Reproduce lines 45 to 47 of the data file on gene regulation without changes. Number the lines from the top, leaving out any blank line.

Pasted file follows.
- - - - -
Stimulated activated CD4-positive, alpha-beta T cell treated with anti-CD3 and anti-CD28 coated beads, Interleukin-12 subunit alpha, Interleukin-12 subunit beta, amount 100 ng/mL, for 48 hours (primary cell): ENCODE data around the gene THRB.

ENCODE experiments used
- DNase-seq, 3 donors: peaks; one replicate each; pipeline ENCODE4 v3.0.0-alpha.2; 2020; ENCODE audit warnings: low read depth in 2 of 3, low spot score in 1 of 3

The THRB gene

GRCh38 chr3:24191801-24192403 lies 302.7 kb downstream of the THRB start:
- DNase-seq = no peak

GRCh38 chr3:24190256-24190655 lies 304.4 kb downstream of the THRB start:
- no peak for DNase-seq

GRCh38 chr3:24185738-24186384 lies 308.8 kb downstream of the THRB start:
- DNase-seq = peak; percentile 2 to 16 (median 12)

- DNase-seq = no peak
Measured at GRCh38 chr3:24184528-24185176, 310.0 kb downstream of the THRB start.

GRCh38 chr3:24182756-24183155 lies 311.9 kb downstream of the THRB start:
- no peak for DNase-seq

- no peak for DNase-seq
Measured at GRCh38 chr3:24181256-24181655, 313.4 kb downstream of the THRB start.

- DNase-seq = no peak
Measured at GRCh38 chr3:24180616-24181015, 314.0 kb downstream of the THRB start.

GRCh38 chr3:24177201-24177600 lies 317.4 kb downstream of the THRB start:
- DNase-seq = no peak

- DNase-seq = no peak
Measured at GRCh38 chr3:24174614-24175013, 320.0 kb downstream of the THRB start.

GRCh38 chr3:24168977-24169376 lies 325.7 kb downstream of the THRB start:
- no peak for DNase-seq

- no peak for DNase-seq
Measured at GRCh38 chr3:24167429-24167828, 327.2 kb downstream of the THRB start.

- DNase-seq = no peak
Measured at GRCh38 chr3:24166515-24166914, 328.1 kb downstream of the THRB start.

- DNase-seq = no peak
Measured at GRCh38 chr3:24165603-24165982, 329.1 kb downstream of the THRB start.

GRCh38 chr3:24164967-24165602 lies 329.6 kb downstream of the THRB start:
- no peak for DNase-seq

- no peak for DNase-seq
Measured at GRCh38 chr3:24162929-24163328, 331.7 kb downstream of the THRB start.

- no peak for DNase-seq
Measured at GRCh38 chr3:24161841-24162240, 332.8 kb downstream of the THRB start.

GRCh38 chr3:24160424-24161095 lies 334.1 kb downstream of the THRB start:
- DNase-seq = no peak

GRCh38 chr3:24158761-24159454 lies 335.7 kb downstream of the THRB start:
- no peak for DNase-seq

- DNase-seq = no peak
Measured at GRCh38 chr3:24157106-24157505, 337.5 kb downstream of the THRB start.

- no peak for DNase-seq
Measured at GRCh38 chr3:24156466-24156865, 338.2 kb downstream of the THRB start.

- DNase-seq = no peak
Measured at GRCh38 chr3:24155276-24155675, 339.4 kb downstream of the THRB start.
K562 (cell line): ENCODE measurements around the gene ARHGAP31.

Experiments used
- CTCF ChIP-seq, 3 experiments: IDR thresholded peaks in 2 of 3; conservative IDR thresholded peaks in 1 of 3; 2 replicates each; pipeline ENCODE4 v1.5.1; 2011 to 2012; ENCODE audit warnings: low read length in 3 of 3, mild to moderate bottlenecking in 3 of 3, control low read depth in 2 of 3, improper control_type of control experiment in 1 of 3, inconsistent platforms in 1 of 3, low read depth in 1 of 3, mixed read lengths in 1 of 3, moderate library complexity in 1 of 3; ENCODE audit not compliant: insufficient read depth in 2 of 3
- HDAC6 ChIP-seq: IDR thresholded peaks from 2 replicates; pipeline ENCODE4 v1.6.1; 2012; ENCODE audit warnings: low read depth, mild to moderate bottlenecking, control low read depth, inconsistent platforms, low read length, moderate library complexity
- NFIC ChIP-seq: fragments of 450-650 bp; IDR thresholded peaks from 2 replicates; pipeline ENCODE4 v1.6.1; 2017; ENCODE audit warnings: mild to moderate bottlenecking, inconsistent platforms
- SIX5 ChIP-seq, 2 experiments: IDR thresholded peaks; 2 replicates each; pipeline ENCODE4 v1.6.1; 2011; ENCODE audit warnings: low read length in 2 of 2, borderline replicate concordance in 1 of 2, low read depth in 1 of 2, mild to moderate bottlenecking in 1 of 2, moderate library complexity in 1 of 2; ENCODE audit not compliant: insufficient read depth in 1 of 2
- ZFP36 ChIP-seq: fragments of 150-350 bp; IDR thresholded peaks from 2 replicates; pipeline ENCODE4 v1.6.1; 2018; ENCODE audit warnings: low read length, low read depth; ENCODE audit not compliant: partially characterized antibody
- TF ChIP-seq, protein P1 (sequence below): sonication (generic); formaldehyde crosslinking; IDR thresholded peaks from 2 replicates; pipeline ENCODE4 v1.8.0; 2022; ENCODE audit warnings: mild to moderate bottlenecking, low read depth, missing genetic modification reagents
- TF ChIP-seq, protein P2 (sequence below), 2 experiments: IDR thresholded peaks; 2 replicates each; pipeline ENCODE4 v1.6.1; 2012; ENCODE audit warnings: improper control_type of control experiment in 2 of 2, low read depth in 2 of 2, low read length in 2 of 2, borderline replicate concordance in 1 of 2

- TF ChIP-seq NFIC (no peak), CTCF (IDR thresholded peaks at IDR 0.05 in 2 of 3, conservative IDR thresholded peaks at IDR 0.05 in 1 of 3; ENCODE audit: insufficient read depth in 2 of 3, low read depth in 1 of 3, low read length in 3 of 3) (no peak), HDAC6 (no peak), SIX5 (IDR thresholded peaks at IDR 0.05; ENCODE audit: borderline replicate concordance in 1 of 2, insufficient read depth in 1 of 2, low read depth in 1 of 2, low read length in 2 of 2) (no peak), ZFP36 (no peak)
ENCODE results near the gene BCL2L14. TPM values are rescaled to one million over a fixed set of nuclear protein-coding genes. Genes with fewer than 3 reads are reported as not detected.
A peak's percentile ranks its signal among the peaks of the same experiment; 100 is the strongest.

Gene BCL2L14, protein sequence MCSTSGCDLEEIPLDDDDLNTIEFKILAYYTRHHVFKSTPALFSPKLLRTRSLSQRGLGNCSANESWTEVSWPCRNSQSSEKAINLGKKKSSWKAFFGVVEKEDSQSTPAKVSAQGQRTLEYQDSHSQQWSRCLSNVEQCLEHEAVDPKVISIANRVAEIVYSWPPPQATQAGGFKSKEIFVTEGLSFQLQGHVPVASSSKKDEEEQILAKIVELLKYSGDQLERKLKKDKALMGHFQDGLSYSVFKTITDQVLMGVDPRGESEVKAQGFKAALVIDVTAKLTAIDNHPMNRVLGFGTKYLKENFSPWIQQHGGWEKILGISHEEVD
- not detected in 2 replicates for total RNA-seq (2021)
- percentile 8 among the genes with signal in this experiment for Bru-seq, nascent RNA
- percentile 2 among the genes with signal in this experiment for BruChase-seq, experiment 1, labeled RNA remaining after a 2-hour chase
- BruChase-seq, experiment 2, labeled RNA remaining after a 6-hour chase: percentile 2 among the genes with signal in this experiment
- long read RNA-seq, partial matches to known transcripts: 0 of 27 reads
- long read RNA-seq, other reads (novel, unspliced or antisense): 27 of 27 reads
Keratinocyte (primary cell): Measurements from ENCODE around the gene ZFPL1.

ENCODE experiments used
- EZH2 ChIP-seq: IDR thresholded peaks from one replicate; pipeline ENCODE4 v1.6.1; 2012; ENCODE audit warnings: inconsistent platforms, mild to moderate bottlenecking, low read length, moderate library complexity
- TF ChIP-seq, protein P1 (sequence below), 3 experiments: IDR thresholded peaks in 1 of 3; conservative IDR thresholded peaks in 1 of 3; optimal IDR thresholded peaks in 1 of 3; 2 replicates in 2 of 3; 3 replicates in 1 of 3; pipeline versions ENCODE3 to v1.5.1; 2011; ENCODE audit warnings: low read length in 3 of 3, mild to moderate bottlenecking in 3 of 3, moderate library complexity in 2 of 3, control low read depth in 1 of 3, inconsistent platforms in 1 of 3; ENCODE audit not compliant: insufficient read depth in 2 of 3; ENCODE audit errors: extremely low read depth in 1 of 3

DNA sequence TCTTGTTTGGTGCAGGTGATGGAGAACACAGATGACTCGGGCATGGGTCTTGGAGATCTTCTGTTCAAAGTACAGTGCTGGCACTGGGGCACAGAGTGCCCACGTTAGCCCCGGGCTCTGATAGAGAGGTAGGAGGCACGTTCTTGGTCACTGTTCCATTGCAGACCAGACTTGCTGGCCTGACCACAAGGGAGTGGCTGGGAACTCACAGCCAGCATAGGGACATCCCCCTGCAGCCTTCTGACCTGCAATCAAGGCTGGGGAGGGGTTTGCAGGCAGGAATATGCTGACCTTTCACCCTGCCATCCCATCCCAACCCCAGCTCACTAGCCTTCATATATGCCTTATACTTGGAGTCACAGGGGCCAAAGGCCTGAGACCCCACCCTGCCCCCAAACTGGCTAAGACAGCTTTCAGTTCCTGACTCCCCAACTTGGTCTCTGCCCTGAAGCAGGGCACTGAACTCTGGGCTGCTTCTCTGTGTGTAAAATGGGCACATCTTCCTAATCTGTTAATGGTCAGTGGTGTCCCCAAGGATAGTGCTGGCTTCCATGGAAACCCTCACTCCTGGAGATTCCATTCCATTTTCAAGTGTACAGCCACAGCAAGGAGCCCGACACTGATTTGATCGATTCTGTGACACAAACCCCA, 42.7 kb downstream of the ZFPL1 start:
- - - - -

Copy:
- DNase-seq = no peak
Measured at GRCh38 chr3:24155276-24155675, 339.4 kb downstream of the THRB start.
K562 (cell line): ENCODE measurements around the gene ARHGAP31.